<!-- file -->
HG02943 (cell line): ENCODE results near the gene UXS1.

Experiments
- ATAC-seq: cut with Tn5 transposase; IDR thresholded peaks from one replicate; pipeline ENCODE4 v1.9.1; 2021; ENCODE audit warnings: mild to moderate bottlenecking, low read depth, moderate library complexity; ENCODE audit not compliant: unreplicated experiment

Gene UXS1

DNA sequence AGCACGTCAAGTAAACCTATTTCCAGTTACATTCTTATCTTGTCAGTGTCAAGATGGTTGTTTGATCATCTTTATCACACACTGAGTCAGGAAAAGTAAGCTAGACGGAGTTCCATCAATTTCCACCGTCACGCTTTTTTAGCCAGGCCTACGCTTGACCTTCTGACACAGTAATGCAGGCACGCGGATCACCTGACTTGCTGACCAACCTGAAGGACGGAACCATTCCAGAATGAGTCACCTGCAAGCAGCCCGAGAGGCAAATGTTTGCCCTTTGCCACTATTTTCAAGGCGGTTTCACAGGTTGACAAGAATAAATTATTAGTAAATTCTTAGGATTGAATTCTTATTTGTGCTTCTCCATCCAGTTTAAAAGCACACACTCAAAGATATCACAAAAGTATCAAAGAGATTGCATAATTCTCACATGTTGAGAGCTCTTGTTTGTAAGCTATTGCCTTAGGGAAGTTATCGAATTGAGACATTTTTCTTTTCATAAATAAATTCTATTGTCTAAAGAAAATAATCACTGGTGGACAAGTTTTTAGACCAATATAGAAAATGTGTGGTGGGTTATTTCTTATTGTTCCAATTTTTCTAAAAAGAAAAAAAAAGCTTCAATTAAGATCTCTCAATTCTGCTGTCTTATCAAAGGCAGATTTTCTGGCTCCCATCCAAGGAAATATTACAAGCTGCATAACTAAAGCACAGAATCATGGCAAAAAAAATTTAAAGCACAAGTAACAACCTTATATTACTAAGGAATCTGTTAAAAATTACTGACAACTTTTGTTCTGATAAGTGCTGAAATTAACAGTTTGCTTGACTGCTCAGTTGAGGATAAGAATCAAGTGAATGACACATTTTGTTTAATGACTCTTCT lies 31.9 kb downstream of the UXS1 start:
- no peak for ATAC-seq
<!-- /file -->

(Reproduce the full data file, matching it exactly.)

HG02943 (cell line): ENCODE results near the gene UXS1.

Experiments
- ATAC-seq: cut with Tn5 transposase; IDR thresholded peaks from one replicate; pipeline ENCODE4 v1.9.1; 2021; ENCODE audit warnings: mild to moderate bottlenecking, low read depth, moderate library complexity; ENCODE audit not compliant: unreplicated experiment

Gene UXS1

DNA sequence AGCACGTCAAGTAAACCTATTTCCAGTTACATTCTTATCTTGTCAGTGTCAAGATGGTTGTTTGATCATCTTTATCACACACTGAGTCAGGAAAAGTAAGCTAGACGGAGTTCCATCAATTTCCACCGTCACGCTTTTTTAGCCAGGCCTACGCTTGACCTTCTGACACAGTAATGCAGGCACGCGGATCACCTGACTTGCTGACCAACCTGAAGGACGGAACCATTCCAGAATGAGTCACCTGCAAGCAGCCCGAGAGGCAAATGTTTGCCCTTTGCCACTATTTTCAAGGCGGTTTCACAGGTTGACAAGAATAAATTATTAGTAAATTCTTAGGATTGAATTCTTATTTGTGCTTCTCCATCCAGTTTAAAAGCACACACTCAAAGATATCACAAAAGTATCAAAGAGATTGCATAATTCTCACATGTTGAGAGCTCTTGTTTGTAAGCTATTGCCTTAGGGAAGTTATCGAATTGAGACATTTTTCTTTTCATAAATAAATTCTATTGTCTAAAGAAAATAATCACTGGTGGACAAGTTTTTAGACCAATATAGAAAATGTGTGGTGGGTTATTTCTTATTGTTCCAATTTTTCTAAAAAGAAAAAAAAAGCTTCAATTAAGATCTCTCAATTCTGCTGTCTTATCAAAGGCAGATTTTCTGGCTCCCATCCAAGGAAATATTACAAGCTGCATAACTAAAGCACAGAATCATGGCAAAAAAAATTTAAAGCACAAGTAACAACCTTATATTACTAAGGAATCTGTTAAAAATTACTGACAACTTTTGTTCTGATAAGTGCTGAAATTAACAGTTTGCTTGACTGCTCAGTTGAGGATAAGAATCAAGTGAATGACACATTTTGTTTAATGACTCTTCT lies 31.9 kb downstream of the UXS1 start:
- no peak for ATAC-seq